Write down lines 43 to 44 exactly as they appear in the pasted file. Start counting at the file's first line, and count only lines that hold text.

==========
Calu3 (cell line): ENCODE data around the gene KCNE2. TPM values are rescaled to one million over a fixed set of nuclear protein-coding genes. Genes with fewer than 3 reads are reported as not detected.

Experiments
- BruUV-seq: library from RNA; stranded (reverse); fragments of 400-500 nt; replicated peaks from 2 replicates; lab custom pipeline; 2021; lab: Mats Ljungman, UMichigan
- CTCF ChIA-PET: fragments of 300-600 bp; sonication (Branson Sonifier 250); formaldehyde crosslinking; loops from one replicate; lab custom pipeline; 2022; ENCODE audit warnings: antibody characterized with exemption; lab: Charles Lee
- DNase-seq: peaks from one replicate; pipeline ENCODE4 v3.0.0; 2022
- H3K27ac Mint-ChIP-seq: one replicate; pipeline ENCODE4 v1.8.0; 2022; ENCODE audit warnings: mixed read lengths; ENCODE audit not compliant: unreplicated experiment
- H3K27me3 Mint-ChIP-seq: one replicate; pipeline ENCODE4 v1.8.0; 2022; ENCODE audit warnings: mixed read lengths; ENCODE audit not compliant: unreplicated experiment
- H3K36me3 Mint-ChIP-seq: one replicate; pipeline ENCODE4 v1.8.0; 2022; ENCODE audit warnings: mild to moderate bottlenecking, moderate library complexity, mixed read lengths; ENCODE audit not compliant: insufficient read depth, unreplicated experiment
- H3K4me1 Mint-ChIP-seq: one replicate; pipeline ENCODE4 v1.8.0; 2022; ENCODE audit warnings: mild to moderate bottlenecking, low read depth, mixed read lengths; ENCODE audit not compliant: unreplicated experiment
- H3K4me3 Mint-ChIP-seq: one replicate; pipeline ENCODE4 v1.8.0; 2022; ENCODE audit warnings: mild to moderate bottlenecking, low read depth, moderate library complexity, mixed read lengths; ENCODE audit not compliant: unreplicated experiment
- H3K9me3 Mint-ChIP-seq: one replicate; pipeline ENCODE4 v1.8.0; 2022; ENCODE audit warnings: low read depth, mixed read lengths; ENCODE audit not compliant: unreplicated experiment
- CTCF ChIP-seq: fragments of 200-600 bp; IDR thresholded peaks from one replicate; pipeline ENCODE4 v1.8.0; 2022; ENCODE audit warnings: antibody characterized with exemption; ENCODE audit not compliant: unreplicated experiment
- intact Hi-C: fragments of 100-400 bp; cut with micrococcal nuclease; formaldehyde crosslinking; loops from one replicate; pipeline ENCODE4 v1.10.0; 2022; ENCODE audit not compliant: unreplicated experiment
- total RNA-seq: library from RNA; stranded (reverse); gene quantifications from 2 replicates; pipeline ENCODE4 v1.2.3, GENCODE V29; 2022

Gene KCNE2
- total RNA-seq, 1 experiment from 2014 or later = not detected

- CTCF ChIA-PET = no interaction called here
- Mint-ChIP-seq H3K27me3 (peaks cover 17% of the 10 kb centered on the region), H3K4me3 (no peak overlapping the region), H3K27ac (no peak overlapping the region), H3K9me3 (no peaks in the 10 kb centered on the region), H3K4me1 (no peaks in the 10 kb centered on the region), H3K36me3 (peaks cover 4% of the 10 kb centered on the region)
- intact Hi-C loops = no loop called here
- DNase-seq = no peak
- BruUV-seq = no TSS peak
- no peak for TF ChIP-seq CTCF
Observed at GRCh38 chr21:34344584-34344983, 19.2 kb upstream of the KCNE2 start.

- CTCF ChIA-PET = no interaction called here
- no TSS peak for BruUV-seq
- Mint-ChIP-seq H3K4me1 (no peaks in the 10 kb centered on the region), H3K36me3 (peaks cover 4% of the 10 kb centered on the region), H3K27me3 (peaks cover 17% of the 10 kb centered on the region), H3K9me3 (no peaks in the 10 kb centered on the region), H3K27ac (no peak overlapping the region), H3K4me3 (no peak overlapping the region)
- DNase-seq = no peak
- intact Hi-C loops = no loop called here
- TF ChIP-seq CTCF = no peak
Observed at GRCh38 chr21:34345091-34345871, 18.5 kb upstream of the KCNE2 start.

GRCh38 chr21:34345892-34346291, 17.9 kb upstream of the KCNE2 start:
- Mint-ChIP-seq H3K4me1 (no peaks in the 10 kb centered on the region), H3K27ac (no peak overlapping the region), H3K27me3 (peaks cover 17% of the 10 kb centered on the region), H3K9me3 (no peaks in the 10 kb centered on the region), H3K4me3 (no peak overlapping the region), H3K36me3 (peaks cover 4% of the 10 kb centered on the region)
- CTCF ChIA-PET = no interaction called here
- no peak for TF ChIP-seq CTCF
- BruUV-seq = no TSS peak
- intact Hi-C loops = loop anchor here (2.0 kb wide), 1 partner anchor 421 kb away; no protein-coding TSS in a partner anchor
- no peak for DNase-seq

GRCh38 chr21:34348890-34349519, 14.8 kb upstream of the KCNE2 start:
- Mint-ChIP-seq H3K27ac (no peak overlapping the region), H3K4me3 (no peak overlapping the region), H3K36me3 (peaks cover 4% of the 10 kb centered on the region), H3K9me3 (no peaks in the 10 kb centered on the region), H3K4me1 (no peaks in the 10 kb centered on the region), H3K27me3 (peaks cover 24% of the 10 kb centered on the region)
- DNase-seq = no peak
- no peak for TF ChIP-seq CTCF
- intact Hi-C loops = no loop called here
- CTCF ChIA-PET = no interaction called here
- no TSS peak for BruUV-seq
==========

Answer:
- CTCF ChIA-PET = no interaction called here
- no TSS peak for BruUV-seq